Coaches are a lot of things — the person who inspires you, who drives you, who gets doused with Gatorade after the winning game.

They’re adults who often spend the most time outside of school hours with our kids, besides parents. But there’s one thing coaches are not — mandatory reporters.

They’re not required to take child abuse suspicions or information up the chain, nor are they trained routinely about what abuse looks like.

The misperception comes from the fact that teachers are mandatory reporters and that many coaches are also teachers. But many aren’t.

A new program by the Traverse Bay Children’s Advocacy Center aims to change the game.

In February the center sponsored the first seminars at Traverse City Central High School for coaches, addressing recognizing and dealing with sexual abuse, and how to communicate to teams that safety is their number one concern.

The idea came from parent Jen Dutmers, who has seen both sides of the influence of coaches on children, as she was a high school athlete. She also learned later in life that several of her high school club volleyball teammates had been sexually abused by their coach.

The horrific shock and subsequent self questioning prompted her to act, she said. Coaches have both access and influence over children. Enlisting them in prevention efforts seemed like a no-brainer, especially given the lack of mandatory reporting education.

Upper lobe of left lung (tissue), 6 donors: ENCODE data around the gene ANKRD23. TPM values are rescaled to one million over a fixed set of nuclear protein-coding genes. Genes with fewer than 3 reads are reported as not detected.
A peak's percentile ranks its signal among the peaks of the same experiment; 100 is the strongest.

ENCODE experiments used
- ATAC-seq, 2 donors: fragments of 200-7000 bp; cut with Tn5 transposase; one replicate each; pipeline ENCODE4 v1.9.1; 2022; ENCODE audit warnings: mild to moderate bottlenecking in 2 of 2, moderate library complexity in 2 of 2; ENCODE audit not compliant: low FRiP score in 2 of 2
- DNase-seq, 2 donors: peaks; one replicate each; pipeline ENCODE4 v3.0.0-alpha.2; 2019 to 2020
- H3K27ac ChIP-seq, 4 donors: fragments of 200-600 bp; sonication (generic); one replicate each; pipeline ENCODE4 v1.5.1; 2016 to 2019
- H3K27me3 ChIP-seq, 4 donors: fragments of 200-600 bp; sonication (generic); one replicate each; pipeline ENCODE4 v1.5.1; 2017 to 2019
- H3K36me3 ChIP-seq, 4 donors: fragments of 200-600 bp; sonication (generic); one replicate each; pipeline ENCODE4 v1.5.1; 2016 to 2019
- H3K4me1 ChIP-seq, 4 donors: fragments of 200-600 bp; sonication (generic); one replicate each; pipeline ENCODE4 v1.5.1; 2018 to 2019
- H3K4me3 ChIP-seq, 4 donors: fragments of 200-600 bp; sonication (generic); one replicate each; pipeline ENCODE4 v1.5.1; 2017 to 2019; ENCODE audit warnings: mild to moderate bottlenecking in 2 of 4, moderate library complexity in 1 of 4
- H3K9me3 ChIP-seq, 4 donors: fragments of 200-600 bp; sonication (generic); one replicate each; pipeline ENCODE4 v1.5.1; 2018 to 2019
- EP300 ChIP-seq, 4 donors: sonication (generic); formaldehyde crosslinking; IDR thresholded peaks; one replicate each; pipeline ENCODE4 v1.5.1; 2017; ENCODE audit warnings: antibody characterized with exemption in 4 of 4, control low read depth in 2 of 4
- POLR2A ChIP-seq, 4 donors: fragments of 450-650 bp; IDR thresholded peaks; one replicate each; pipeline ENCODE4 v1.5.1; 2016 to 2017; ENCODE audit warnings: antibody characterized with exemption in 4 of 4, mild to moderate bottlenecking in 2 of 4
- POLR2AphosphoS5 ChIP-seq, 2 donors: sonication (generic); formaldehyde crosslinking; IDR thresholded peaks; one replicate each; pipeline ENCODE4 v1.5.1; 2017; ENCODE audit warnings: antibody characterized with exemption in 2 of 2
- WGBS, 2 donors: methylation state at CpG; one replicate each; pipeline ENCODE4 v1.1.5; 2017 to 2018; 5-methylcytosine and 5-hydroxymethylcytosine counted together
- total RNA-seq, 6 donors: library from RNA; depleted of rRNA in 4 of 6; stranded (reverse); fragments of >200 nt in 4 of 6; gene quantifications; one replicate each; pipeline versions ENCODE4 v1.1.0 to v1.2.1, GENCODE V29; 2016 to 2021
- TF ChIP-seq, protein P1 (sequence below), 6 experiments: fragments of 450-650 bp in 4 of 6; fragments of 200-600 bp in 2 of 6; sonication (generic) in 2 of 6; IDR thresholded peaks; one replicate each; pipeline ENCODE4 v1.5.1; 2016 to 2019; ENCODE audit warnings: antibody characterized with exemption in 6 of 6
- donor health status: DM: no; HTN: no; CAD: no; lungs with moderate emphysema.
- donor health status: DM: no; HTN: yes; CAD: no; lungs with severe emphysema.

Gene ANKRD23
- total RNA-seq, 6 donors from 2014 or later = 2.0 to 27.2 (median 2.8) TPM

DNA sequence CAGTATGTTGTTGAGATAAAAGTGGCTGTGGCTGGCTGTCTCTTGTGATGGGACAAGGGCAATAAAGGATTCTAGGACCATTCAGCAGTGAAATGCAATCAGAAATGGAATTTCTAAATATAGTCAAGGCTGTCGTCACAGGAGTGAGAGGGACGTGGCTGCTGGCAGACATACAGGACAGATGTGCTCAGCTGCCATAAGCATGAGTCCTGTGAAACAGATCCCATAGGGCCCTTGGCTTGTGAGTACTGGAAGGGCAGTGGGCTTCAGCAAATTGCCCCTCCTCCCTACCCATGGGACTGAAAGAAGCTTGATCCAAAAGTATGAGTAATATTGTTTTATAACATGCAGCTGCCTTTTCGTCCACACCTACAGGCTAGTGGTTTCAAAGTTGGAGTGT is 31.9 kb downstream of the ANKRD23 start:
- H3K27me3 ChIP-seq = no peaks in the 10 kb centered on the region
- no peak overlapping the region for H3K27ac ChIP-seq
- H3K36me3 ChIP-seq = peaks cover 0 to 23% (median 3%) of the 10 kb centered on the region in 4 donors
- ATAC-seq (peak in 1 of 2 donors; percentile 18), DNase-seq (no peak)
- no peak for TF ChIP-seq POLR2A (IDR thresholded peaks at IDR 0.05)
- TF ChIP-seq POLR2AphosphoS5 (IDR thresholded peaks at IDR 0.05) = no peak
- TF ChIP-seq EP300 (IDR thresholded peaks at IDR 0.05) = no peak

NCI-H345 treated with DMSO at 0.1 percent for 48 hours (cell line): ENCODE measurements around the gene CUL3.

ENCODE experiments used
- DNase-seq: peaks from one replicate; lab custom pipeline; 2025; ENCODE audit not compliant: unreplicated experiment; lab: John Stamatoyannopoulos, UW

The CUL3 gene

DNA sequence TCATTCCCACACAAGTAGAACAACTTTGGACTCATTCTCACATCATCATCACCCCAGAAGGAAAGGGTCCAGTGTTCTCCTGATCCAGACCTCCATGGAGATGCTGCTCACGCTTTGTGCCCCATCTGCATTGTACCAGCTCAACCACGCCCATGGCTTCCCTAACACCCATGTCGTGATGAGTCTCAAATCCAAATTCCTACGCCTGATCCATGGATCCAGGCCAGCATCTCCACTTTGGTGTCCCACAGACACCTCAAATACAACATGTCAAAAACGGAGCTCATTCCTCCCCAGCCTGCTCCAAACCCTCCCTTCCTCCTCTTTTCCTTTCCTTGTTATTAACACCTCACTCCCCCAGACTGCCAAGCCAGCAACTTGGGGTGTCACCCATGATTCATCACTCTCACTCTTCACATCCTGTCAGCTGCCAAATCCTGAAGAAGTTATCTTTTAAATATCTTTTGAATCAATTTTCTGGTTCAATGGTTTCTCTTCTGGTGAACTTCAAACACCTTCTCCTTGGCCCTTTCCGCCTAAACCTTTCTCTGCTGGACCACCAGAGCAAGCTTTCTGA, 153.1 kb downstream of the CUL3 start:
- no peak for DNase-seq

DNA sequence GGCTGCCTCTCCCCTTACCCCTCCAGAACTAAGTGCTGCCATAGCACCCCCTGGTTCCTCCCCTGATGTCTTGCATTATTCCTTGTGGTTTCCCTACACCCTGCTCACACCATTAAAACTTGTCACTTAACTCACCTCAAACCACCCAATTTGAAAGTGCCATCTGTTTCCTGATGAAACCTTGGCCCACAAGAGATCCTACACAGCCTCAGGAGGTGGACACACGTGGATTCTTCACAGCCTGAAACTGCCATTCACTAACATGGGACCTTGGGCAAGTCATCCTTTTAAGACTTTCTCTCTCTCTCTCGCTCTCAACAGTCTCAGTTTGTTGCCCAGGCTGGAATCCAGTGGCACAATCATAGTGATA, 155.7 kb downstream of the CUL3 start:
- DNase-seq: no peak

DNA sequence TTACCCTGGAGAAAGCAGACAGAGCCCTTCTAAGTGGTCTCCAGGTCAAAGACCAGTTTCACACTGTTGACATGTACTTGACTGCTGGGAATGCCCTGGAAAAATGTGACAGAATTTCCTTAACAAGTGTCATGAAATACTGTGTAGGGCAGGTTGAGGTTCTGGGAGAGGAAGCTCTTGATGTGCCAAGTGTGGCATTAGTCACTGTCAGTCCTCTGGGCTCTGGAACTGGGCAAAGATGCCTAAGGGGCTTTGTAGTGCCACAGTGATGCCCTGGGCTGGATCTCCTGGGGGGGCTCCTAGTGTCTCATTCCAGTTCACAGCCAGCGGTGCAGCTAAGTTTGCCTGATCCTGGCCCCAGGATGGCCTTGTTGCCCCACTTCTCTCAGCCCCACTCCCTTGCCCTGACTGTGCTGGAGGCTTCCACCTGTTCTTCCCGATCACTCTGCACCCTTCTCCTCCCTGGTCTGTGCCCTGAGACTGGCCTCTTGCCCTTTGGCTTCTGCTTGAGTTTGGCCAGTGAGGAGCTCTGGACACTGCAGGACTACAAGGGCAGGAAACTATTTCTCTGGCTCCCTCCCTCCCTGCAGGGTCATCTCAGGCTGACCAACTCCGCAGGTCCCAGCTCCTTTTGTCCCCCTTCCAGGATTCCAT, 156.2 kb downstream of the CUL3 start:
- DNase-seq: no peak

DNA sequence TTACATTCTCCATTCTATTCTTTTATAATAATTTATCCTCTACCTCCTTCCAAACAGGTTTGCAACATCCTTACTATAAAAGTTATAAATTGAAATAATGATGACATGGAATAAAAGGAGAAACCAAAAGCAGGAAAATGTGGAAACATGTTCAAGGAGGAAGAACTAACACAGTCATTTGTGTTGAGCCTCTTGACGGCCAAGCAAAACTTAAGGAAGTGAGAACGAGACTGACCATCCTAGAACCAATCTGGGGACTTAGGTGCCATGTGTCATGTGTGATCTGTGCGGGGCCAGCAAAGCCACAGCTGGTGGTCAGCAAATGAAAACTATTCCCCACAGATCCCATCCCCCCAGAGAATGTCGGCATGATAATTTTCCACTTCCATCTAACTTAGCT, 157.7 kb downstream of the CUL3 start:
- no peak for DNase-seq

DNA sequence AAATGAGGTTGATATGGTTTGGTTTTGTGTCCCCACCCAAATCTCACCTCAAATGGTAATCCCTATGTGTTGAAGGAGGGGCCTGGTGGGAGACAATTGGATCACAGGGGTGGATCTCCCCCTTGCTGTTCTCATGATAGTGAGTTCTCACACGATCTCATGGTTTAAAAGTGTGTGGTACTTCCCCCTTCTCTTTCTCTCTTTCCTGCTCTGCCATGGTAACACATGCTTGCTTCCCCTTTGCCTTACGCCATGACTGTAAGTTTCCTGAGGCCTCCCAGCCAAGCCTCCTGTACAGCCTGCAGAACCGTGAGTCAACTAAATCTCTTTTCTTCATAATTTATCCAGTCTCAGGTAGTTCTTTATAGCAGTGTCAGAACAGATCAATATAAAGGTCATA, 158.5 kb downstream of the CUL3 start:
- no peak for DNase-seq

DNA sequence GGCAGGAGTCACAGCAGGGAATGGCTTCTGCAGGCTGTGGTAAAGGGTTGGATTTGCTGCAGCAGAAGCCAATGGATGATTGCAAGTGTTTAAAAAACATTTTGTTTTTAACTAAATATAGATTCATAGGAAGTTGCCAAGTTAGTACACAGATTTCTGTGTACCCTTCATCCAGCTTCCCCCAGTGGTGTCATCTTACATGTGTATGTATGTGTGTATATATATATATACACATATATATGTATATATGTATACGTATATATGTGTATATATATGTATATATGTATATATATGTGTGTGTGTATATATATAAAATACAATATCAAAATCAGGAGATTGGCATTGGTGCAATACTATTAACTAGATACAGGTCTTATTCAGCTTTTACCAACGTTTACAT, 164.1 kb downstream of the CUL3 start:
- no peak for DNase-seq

“(Coaches) have influence over an incredible number of kids and that is why we started with the athletic department,” Dutmers said. “They have these kids captive and can be a huge influence and support system for these kids.”

Education and conversation within these ranks will have the double impact of both enlisting more soldiers in the fight against child sex abuse, and also teaching influential people where the lines are, what good communication looks like and how to protect themselves in this environment.

We as a community are learning, too. Frank, shame-free conversations are changing our expectations of how we think abusers and abused should act, and what we think they should do.

We are learning about the severe impacts that adverse childhood experiences can have, and how they come to manifest themselves later in life. We are learning how many carry around hidden pain.

Too many.

Sexual abuse of children is not a new problem and by no means is the practice confined to sports coaches. We see this everywhere adults and children mix, and while it seems easier to vilify a vocation, most abuse occurs in the home.

But talking about it — in frank, not hushed tones — seems to be working.

For a while, the scoreboard will seem counterintuitive as in the short- and medium- term, we may see rising numbers of reports.

It may look like losing but it’s how trust, safety and understanding is built. We face adversity head-on and figure out our best countermoves — together.

Like a team.

And it’s only after practice, drills, and the driving inspiration that comes of believing a better way can and should exist for our kids and the abused adults in our midst, that we’ll see the numbers begin to fall.

A win.

Because the last thing we want to do is alienate the people who volunteer their time to teach these valuable lessons to our kids learned on the field, pitch, court, diamond and lane.

“Sports can be a really empowering thing for kids, it can be a life-changer,” Dutmers said. Her two teenagers play sports.

“These coaches can be life-changers, too.”

Editor's Note: This editorial was updated 04/08/2019 to reflect a corrected designation to a "high school club" sport.